What does today’s Adobe announcement of sophisticated masking tools in the next version of LR mean for Photolab?
Will PL ‘follow suit’? My speculation here is that they won’t and, although I would like them to try to improve on the Adobe offer (that’s what competition is about) I’m not sure it makes a lot of sense for them to do so.
One way of looking at it is that as of now both LR and CaputureOne have local adustment masks that are more advanced than those of PL. (I’m less sure about Luminar or On1 because I don’t use them.) As of the end of October, LR will take an even longer lead.
What the Adobe engineers seem to have done looks impressive. Among other advances, they have added pixel masking routines (they say for the sake of AI aids) into a parametric development tool, which seems pretty difficult. But it may bring the ‘best of both worlds’ to LR. (I imagine the XMP data output by LR will now contains big blobs of pixel data in addition to the record of the parametric adjustments. Maybe that’s the trade-off.)
PL already has adjustment masks, of course. The most innovative – ‘control points’ – offer a mix of luminosity and hue (and texture?) masking; although it’s sort of crude because the user can’t directly choose which of these parameters under the control point should determine the region to be masked and the masking (within a radial gradient) is akward, requiring multiple small-diameter masks (and ‘negative masks’) to achieve reasonably accurate mask-boundaries. LR masking routines are already more accurate (e.g. in locating relevant edges) and the so-called ‘AI’ controls will apparently take that to a new level.
PL masks are also individually controllable for duplication, opacity and inversion. But they cannot be blended like ‘true’ masks in e.g. a pixel-editor (I’m not sure if the new LR masks can be, either: I think not for the present, anyway).
My guess is that it would take a lot of research and development by DXO to equal or better the sort of things Adobe is promising (yes, I know… the devil will be in the details).
Then, C1 and LR (and On1?) have a strong lead, too, on other aspects of their tools: ingesting, cataloguing, image-renaming, exporting ‘recipes’, printing, and – by year’s end in C1 – merging for HDR and Panorama. None of these is trivial to implement in a parametric editor.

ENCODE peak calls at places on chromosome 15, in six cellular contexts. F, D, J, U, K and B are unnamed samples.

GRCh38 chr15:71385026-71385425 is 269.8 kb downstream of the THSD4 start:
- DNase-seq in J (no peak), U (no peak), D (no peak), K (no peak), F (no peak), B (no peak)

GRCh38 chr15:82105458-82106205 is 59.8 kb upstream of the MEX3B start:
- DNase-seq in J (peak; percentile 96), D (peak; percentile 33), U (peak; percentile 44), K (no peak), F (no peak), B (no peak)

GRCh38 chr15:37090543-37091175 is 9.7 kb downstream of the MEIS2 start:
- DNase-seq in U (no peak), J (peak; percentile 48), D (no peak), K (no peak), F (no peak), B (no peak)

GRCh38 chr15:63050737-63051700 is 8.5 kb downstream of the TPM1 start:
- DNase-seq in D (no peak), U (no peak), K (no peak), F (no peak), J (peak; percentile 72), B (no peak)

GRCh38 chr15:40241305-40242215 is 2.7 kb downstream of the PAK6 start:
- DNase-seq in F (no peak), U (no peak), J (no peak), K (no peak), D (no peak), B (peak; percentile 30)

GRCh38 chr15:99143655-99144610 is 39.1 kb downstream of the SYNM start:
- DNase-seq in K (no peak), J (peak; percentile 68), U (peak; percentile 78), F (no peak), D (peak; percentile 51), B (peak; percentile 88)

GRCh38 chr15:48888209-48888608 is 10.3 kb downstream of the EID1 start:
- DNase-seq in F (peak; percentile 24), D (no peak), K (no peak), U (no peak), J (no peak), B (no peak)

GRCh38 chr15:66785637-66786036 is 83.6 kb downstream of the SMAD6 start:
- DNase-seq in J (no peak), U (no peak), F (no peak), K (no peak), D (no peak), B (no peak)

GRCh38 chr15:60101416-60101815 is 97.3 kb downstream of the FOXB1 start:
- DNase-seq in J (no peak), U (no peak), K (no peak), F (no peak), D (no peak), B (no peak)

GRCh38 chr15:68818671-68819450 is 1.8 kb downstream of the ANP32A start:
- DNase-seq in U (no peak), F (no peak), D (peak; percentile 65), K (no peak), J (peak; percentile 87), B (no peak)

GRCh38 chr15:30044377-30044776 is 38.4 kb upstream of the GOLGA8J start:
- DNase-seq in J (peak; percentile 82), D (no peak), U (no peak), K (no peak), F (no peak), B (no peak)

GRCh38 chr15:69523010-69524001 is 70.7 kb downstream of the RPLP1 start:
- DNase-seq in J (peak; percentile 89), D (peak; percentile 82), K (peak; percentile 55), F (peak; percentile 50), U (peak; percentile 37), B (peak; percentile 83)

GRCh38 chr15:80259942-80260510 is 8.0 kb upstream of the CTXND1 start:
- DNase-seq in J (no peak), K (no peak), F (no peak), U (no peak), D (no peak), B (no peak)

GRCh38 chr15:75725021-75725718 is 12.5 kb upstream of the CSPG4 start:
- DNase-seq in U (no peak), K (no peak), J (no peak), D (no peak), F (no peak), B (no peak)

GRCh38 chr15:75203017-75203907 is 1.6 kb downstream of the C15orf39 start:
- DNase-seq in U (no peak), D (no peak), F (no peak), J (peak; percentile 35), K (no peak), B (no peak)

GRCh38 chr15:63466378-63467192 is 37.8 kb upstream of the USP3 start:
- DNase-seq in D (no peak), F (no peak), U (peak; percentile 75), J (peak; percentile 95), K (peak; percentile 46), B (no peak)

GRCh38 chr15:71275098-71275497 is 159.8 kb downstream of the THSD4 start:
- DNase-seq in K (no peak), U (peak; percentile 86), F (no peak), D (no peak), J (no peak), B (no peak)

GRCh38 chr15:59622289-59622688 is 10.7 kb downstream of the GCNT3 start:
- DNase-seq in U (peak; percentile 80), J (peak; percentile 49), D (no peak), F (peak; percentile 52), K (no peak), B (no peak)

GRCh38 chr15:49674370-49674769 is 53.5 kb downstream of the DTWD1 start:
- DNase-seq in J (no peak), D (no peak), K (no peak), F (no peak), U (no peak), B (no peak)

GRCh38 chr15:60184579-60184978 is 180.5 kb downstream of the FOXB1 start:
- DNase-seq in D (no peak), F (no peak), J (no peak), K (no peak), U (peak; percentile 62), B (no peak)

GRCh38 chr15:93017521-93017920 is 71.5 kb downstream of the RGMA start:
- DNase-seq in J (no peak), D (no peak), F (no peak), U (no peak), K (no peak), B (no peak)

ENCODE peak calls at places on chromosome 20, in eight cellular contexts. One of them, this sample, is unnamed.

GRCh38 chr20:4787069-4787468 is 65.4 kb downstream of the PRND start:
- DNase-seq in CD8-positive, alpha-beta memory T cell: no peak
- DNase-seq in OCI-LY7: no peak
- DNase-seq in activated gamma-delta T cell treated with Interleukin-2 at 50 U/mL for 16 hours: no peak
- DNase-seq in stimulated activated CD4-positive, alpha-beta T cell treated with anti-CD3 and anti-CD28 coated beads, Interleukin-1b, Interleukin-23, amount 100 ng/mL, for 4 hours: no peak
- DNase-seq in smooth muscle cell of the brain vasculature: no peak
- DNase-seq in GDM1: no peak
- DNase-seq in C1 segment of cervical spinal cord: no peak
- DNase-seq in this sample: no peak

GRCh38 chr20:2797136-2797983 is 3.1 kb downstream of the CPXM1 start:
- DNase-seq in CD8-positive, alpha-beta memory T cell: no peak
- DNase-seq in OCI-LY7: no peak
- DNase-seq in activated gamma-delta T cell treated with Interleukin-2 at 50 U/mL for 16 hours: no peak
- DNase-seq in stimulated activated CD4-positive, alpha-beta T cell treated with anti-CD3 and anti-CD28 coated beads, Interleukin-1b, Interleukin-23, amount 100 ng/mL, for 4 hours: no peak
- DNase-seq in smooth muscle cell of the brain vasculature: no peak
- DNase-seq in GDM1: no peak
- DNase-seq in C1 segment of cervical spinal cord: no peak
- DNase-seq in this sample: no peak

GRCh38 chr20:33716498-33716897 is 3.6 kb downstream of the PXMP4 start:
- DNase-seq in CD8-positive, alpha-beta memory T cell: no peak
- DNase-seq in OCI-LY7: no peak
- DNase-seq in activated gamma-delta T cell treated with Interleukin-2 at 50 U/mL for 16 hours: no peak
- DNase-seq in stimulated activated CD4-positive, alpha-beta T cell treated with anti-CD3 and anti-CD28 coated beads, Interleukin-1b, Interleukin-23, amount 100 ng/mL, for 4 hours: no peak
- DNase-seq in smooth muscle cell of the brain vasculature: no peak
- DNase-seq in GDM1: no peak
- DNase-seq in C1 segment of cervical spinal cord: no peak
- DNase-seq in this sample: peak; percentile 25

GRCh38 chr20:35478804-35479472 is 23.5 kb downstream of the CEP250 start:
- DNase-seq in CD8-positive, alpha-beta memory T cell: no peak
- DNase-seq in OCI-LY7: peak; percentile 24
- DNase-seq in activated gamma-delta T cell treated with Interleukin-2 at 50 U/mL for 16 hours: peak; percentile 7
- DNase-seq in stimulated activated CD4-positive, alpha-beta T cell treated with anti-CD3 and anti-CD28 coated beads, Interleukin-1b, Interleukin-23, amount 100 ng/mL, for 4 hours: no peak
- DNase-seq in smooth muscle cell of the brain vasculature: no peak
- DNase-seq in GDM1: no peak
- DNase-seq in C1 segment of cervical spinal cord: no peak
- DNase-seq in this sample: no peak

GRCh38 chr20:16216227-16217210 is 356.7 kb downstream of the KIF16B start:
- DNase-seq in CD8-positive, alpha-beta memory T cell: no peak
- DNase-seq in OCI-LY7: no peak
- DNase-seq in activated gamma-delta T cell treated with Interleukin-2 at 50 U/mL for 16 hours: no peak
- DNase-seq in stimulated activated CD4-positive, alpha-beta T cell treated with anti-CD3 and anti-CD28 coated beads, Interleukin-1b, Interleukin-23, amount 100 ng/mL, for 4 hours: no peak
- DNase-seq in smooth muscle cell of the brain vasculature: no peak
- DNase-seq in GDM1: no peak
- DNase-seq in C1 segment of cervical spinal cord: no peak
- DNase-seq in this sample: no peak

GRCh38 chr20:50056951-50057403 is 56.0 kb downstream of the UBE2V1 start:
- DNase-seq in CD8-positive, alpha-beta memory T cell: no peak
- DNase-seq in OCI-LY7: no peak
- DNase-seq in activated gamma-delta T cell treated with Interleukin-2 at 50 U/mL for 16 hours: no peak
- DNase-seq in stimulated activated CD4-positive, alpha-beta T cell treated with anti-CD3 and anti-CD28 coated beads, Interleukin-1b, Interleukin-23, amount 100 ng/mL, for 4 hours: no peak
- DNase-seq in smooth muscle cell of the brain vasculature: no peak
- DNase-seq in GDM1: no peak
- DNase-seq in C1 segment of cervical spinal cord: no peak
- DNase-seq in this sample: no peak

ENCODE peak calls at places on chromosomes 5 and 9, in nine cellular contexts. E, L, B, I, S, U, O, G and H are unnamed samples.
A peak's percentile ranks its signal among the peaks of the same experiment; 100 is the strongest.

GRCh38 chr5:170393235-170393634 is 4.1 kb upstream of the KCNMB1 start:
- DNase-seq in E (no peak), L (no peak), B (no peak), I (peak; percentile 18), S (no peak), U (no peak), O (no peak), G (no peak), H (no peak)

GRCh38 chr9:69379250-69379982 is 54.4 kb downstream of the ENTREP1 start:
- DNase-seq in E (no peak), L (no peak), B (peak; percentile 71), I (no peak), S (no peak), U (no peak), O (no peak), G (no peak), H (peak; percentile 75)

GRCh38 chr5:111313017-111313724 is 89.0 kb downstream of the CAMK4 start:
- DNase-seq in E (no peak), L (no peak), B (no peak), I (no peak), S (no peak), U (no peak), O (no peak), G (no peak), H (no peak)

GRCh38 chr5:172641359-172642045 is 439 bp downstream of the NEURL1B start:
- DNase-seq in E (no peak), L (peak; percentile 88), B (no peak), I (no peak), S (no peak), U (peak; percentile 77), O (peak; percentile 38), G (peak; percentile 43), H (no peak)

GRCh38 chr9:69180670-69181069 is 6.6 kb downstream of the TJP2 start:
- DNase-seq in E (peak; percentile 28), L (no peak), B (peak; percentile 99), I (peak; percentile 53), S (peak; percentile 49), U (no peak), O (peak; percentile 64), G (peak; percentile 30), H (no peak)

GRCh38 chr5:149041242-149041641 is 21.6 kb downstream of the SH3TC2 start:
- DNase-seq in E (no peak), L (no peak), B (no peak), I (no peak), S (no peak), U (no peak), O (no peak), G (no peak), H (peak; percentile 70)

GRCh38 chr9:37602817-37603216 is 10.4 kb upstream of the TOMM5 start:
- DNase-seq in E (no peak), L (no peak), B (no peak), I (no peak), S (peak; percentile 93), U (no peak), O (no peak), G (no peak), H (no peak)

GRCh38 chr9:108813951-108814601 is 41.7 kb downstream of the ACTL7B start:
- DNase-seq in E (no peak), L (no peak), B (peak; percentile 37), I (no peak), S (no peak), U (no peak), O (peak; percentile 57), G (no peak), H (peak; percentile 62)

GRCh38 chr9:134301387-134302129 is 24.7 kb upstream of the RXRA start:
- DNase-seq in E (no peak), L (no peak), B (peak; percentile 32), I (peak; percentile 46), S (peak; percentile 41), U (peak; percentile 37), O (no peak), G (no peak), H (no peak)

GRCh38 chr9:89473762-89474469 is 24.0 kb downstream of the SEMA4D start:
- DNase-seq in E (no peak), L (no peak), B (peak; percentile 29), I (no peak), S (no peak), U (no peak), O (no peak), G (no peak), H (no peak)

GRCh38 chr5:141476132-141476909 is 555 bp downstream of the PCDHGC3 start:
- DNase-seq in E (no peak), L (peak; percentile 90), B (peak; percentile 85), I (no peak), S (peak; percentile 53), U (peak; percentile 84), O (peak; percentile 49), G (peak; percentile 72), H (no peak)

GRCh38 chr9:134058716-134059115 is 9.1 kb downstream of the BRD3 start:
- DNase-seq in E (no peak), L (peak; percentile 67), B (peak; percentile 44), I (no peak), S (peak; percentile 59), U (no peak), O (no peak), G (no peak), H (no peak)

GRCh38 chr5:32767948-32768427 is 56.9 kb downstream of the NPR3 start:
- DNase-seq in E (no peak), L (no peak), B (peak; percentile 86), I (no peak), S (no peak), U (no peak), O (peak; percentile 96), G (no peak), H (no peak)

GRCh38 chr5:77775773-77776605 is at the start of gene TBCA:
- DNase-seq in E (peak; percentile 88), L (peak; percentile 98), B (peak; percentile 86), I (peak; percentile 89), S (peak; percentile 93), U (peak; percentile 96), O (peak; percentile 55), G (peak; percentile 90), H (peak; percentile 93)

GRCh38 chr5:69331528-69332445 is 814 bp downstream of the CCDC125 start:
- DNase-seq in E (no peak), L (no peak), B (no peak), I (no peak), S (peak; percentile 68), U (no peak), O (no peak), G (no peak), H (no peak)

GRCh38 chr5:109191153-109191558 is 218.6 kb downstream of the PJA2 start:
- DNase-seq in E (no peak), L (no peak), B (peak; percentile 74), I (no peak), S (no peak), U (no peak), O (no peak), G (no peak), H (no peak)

Will DXO forge ahead trying to keep up? After the apparent success of “Pure Raw” as a stand-alone and plug-in, I would be surprised if DXO is not already considering another future.
The ‘crown jewel’ of PL, in my view, is it’s demosaicing/sharpening/color-management/noise-reduction at the input stage. I do not think either LR/ACR or C1 can match this. Combined with DXO’s camera-body and lens modules (which must really be considered variable elements in these same routines), DXO/PL offers unbeaten image quality at the input stage of Raw development. The chief ‘non-linear’ adjustments it provides in the PL interface for creative adjustments — “Smart Lighting”, “ClearView” and “MicroContrast control” — are as useful as they are, I believe, because they can build on the results of the input/demosaicing routines. All of these creative adjustments in PL can be emulated, albeit with a little more effort, in other parametric editors and even more readily in pixel editors. But without the quality of the DXO input stage, the results will probably not be as good.
Given its singular advantage in ‘input processing’, DXO must be asking itself why it would continue to devote expensive resources to the competitive race to keep PL’s interface-based file-management and creative tools (the mostly ‘non-linear’ user-adjustments) up to the competitive ‘bar’ (and probably remain in an also-ran position). The success of Pure Raw demonstrates that it can leverage it’s greatest assets with less interface-overhead as plug-ins for other parametric development environments (LR, C1 etc) and steal the first place in that market. After all, it’s best-known product – the NIK suite – is already such a product.
Much as I would like them to continue to innovate and compete with the parametric editors and to steadily and solidly improve the PL suite/interface, I speculate that business logic points in the ‘plug-in’ direction and, consequently, ‘benign neglect’ for PL.
I hope I’m wrong. Am I?